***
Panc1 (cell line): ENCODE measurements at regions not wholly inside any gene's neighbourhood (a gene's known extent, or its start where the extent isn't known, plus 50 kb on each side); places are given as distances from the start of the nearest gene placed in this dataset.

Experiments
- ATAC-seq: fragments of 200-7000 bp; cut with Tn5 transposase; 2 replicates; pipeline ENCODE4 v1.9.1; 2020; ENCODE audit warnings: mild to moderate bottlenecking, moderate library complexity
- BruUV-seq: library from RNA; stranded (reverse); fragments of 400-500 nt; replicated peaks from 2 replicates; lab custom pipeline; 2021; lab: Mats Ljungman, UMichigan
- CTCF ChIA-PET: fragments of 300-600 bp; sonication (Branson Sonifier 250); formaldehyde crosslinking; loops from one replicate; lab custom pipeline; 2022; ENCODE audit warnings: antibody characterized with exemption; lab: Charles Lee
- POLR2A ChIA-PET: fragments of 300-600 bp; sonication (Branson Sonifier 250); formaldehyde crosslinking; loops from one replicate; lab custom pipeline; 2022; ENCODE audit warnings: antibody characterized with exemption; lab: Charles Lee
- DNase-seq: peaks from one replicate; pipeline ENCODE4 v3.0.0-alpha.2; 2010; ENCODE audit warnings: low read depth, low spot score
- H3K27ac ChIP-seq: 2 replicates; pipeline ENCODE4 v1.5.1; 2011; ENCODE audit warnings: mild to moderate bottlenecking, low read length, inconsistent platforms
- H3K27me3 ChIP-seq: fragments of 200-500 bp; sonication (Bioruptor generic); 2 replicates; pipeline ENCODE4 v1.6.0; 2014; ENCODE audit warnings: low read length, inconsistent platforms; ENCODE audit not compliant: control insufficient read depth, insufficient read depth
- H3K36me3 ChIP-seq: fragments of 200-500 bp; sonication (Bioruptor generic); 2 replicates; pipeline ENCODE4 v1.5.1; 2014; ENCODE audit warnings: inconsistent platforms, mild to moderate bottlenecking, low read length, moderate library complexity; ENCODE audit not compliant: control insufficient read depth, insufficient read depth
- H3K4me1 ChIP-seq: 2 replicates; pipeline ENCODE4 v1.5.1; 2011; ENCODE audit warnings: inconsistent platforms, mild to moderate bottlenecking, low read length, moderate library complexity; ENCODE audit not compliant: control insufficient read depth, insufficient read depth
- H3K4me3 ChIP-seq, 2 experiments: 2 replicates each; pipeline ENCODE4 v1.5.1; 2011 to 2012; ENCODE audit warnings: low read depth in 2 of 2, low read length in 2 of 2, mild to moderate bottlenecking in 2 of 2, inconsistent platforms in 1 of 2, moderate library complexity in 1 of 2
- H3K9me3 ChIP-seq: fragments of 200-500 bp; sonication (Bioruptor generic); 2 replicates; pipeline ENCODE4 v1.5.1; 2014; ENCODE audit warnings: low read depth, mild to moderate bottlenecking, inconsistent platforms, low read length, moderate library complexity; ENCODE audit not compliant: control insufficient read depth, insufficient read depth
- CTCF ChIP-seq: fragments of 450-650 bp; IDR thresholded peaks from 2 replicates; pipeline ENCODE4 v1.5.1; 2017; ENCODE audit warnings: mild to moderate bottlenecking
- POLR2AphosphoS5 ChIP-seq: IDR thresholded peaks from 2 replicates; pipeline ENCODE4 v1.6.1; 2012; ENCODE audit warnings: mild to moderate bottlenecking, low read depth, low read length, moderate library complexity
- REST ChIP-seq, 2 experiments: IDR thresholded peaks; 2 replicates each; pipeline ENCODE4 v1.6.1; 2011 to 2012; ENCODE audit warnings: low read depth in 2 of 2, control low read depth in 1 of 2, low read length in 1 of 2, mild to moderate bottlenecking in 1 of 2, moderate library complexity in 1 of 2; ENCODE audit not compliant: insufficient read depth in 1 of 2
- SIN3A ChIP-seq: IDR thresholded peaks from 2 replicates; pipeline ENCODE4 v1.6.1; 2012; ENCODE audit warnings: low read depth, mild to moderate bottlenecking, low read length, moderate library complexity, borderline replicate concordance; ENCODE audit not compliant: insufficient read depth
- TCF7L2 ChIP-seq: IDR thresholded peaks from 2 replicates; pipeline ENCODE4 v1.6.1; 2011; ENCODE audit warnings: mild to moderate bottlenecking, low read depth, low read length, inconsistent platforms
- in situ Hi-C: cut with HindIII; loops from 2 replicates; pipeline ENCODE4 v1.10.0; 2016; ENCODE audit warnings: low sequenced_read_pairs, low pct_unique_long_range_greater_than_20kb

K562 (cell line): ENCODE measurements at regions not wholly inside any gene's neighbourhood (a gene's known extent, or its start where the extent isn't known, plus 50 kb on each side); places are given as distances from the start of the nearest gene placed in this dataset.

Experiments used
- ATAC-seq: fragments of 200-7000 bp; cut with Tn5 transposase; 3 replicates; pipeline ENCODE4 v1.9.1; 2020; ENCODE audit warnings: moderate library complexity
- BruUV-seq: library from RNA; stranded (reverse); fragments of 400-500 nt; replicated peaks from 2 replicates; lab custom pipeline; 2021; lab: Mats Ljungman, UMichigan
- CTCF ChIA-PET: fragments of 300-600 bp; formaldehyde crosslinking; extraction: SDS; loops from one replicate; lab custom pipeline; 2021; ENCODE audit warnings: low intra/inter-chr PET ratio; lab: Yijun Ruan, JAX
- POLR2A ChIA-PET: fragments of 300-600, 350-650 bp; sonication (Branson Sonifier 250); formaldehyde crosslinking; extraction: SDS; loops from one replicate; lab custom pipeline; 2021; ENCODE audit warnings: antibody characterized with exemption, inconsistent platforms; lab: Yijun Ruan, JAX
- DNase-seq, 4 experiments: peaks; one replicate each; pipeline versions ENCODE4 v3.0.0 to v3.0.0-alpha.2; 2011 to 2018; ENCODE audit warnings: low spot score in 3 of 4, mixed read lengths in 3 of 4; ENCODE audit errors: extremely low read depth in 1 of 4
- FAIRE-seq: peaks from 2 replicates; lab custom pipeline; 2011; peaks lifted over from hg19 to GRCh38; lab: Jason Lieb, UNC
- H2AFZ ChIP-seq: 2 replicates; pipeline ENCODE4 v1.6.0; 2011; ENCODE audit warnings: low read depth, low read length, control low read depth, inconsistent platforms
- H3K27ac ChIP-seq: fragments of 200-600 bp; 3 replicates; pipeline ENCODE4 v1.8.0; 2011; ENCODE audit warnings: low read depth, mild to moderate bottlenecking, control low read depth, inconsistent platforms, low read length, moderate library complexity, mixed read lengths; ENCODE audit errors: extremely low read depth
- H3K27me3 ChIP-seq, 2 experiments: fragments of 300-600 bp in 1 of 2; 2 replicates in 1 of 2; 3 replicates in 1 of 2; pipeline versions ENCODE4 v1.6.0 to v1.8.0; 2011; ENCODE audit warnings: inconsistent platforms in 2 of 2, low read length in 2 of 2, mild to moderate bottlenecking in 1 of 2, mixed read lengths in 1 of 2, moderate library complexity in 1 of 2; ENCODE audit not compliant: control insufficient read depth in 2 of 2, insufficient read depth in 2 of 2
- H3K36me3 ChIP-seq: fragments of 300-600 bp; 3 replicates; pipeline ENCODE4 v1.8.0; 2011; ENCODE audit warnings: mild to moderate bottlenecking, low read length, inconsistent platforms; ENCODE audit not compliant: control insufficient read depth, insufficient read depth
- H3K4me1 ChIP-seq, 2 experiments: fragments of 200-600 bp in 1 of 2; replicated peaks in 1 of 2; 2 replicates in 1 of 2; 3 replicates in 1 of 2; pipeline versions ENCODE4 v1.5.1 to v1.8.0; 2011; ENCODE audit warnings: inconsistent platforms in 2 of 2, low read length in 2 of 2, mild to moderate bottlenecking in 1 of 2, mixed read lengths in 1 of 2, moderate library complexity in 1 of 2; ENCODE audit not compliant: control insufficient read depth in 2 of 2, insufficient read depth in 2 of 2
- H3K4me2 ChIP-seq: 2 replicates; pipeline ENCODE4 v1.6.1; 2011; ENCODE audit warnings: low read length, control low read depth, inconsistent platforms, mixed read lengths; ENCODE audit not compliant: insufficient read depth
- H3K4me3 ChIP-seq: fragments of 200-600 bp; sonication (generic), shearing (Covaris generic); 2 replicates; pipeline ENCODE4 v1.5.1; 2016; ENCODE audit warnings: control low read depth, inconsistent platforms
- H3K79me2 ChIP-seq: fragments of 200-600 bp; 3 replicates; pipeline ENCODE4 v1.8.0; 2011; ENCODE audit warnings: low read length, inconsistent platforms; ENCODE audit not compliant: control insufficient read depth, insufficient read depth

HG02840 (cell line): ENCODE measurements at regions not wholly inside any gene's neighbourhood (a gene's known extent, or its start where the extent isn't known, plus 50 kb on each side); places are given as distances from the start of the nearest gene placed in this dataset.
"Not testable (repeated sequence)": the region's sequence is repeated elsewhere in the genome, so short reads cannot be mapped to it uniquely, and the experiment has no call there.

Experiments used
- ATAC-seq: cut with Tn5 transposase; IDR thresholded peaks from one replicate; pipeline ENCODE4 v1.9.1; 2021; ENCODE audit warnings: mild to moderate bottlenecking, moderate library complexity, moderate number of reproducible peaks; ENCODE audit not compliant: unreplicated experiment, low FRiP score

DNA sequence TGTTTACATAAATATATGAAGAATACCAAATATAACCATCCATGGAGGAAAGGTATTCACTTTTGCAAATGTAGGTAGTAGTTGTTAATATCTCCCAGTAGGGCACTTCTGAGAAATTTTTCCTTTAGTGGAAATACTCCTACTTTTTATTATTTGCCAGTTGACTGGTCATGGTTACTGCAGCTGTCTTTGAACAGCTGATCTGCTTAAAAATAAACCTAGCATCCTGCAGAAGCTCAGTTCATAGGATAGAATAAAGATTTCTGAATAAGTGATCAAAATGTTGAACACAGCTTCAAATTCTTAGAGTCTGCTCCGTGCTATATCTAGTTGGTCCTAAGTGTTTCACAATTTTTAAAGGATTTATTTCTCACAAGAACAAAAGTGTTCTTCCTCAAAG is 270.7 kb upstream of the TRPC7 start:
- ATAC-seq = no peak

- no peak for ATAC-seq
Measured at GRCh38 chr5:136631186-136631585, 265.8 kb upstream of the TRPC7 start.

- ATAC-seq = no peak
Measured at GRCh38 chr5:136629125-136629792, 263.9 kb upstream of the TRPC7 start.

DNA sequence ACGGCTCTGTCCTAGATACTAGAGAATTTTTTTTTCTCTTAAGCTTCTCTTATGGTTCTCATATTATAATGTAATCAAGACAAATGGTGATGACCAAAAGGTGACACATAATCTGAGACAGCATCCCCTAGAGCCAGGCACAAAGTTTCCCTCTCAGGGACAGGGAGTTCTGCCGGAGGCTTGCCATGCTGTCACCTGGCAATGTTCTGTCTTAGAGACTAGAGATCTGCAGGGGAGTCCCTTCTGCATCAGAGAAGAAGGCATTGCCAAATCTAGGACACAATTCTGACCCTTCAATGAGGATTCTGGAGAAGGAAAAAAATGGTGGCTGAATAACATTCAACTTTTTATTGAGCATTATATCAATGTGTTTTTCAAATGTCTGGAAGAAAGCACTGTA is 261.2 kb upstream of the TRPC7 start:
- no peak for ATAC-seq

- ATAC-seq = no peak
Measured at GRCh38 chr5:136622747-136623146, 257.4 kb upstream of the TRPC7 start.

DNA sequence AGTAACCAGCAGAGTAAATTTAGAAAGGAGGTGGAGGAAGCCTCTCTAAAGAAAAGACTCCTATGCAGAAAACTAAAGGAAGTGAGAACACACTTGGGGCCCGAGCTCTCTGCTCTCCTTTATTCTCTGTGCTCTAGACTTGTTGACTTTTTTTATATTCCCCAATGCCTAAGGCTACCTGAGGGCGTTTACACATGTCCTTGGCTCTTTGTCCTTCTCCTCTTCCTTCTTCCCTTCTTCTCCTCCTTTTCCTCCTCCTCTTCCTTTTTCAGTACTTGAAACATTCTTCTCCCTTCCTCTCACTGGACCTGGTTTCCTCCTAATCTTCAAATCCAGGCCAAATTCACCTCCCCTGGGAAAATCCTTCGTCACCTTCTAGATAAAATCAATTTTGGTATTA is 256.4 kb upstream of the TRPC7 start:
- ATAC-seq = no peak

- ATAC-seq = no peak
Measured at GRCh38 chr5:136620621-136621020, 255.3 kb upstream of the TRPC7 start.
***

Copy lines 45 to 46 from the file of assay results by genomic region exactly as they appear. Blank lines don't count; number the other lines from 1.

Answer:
Measured at GRCh38 chr5:136629125-136629792, 263.9 kb upstream of the TRPC7 start.

DNA sequence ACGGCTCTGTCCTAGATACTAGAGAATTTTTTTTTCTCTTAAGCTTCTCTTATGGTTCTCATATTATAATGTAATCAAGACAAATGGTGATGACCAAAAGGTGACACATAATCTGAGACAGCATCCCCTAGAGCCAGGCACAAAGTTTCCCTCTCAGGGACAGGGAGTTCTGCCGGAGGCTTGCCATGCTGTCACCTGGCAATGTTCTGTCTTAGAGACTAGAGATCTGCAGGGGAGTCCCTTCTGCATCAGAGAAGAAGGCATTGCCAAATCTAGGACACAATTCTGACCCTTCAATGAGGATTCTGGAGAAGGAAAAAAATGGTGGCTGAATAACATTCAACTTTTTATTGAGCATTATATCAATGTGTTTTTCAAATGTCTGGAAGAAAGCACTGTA is 261.2 kb upstream of the TRPC7 start: